NHIN software stack enters real-world tests
Six organizations are ready to test the Direct Project’s software, moving the Nationwide Health Information Network (NHIN) vision of integrated information exchange to a critical juncture, said Arien Malec, Coordinator of The Direct Project (formerly NHIN Direct), during a recent NHIN University presentation, “The Direct Project: Where We Are Today.”

The Direct Project is creating standards and services to enable simple, directed, routed and secure transport over the internet for meaningful exchange among known participants within a policy framework that protects their privacy and security, said Malec. “The Direct Project fits into the larger ecosystem of health information exchange. The specifications we’re creating are important tools in a much larger toolkit,” he said.

The Direct software stack aims to broaden exchange by supporting simple use cases and attempting to support adoption. It’s designed to coexist gracefully with more sophisticated information exchange models across a variety of networks, according to Malec.

“At its core, the Direct Project is signed and encrypted information exchange using SMTP as underlying transport,” he said. “There has been an impressive amount of adoption of underlying [Integrating the Healthcare Enterprise] standards for SOAP-based information exchange. We wanted to accommodate a common network but also accommodate EHR vendors that had adopted additional standards. The common underlying standard is SMTP stack, but we do support additional edge connectivity and additional end-to-end connectivity.”

Malec said two Direct reference implementations are at “1.0” status, one on a Java-based stack and .Net stack, and are slated for real-world pilot projects.

Six organizations are pilot-testing implementations of the Direct software stack in range of uses:
  • The Rhode Island Quality Institute, a state-designated HIE/Beacon Community/Regional Extension Center, will pilot the process for transition of care as well as pushing health information to the longitudinal record in support of the Beacon Community.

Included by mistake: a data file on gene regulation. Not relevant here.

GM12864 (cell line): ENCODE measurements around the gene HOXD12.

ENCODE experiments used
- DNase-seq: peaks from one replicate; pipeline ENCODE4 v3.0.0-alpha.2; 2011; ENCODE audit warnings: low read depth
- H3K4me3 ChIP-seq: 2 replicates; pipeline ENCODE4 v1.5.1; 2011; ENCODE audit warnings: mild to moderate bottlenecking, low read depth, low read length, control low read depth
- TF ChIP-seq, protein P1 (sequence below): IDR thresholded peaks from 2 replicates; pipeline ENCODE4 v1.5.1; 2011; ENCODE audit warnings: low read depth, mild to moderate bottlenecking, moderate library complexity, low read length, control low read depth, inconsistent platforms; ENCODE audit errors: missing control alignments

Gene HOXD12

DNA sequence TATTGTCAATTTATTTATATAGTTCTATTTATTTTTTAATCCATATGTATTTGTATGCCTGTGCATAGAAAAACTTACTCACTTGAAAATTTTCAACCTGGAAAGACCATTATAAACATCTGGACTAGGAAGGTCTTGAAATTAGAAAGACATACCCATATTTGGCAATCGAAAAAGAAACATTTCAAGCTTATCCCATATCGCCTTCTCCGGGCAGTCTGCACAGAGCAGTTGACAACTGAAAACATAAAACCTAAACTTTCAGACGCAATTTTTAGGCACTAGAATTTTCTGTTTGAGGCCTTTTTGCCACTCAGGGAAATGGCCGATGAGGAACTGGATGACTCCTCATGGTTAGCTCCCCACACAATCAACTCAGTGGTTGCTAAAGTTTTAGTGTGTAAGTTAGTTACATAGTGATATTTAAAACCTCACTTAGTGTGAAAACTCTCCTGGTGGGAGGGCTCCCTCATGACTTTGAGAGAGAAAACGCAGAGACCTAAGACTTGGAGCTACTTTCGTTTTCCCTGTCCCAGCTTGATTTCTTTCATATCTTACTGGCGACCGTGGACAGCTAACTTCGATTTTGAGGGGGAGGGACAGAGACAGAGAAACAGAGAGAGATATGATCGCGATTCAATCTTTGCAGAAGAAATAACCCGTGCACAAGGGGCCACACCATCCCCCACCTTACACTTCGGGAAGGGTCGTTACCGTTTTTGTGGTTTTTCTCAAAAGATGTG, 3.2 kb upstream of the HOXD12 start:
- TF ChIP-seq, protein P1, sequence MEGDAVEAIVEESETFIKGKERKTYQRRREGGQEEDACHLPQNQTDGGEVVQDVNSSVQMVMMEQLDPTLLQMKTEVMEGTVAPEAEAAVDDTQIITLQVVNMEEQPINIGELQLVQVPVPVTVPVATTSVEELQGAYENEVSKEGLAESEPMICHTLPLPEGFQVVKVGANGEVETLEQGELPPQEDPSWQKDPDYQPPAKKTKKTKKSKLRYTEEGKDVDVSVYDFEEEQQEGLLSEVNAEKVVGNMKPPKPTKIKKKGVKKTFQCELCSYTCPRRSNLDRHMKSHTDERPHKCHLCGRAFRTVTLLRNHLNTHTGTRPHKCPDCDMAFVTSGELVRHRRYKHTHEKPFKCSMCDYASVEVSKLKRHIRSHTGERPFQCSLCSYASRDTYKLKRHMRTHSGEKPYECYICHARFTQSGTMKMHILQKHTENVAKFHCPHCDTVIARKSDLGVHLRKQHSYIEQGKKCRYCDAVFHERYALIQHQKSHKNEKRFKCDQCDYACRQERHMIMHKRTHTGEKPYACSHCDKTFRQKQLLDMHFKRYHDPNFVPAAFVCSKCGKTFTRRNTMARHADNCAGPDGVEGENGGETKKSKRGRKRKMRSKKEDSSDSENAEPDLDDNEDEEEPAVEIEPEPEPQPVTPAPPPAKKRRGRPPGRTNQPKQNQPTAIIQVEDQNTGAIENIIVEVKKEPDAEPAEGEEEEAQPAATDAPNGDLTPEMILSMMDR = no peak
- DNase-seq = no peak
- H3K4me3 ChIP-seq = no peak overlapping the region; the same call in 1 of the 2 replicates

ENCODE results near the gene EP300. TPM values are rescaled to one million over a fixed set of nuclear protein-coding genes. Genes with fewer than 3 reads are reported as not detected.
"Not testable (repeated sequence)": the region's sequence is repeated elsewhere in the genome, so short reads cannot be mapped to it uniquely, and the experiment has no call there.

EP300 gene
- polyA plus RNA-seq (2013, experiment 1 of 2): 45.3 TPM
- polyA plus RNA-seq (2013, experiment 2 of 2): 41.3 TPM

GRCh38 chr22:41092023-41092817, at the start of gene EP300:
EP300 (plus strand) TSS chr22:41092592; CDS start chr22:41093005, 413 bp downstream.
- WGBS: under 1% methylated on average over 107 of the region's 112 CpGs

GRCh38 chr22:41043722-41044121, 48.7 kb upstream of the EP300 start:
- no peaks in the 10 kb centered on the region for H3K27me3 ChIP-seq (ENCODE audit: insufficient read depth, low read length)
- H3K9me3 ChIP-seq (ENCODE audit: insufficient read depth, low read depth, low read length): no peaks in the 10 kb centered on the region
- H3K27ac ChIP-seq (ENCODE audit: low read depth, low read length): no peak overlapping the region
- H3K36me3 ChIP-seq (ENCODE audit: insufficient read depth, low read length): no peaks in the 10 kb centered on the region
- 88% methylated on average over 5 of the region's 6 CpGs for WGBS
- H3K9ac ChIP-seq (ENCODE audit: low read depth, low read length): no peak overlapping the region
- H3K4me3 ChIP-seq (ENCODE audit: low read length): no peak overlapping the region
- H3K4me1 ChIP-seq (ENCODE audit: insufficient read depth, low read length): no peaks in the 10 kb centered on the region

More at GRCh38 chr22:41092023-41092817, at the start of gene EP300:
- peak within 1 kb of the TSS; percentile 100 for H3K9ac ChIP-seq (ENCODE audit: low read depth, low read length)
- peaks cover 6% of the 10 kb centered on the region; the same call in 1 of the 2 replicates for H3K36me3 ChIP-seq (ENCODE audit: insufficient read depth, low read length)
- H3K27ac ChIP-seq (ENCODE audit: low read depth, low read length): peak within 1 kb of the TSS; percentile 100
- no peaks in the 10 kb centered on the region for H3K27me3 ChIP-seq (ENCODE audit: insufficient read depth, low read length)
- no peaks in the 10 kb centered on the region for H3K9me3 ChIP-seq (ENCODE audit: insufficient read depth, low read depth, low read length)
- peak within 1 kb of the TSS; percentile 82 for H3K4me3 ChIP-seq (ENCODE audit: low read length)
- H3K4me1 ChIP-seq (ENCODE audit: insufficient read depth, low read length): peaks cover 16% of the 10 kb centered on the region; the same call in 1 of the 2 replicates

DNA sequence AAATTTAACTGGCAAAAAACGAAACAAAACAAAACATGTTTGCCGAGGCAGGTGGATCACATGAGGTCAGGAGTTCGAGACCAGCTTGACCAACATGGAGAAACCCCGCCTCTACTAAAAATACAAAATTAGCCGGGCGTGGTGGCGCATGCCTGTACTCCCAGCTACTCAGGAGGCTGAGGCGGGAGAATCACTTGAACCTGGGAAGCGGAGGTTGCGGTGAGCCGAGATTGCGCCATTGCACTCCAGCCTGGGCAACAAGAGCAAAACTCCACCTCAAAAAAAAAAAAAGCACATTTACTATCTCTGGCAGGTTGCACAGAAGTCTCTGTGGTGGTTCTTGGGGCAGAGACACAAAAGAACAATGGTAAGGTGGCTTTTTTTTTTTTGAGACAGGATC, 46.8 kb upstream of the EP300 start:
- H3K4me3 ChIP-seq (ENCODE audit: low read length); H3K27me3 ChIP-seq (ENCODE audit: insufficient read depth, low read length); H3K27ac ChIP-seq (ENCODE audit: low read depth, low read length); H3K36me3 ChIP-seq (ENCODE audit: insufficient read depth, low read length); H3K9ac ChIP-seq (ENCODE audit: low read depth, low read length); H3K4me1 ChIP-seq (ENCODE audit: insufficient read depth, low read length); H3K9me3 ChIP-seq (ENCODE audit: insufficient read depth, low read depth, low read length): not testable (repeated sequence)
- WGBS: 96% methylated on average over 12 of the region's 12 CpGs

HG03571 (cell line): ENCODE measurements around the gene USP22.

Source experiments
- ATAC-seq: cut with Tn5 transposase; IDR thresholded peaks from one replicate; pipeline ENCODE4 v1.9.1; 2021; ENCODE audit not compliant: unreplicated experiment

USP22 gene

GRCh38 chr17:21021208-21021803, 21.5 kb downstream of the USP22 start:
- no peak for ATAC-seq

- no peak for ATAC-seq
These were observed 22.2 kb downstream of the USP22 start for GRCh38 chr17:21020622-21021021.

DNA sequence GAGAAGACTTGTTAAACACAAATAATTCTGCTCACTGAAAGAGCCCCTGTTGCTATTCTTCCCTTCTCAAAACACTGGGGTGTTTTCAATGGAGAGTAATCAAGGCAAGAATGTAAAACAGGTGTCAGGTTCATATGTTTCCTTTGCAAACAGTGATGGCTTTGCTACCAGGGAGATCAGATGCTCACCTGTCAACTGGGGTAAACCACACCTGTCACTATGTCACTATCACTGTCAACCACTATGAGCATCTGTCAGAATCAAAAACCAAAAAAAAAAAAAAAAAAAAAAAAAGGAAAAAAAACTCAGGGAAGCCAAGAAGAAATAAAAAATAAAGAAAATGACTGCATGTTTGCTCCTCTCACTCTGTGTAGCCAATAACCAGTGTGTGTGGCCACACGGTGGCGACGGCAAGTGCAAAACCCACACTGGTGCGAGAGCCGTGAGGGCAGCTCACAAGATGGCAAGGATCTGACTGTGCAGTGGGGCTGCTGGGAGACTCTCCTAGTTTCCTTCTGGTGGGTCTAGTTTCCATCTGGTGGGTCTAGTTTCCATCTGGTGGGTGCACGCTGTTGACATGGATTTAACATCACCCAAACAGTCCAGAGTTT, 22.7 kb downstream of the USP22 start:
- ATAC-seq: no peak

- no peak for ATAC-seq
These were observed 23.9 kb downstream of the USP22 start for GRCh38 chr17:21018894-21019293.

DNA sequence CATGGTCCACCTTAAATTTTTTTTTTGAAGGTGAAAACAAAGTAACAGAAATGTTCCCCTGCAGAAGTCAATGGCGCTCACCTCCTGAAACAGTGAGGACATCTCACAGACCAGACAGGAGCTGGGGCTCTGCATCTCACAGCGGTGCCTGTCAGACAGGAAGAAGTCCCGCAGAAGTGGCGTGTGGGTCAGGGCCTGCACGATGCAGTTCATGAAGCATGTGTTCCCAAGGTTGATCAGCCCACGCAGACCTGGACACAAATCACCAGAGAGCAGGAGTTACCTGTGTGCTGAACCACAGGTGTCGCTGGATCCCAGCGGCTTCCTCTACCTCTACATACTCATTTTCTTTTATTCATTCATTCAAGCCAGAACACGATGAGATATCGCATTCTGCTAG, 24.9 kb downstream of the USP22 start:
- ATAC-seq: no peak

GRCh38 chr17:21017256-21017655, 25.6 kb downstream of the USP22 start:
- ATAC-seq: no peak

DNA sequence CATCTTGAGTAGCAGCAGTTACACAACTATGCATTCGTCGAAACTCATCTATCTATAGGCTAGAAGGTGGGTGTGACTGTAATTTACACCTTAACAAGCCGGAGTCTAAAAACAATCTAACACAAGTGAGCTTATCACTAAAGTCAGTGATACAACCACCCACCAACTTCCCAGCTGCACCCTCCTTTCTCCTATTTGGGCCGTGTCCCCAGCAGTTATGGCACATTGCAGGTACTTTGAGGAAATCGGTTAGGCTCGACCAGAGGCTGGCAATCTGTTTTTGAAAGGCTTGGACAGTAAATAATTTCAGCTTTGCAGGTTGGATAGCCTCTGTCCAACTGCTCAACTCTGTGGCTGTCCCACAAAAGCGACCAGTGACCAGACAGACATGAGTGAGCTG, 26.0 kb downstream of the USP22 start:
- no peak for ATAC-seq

• Connecticut’s Medical Professional Services, a REC, will test a process for exchanging lab reports as well as continuity of care and transitions of care, with EHR and non-EHR participants and select EHR modules.
  • MedAllies of New York will conduct a pilot program using connecting off-the-shelf health record products using IHE standards and SMTP connections for providers who don’t have EHRs, in support of continuity of care using C-32 documents in transitions of care.
  • CareSpark, Tennessee’s HIE, will pilot-test a fee-basis service process for the Veterans Administration, where care is provided in the community and needs to be tracked longitudinally back to VA. The CareSpark pilot is looking at subset of fee-based services for mammography, and looking at tracking mammography orders and reports end to end.
  • Minnesota’s VisionShare, which already connects a wide variety of providers, is building an adapter to public health reporting transport standard, and will pilot-test a way to bring immunization reports from care providers to Minnesota and Oklahoma state immunization registries.
  • Redwood MedNet, an HIE serving northern and primarily rural California, is pilot-testing exchanges of information at transitions of care as well as lab reporting and potentially also immunization registries.

These projects will provide feedback to the ONC’s HIT Policy Committee and Standards Committee, to inform possible wider-scale adoption in 2011 and 2012. “As we prove out the case of the Direct Project specifications, we’ll see wider deployment,” said Malec.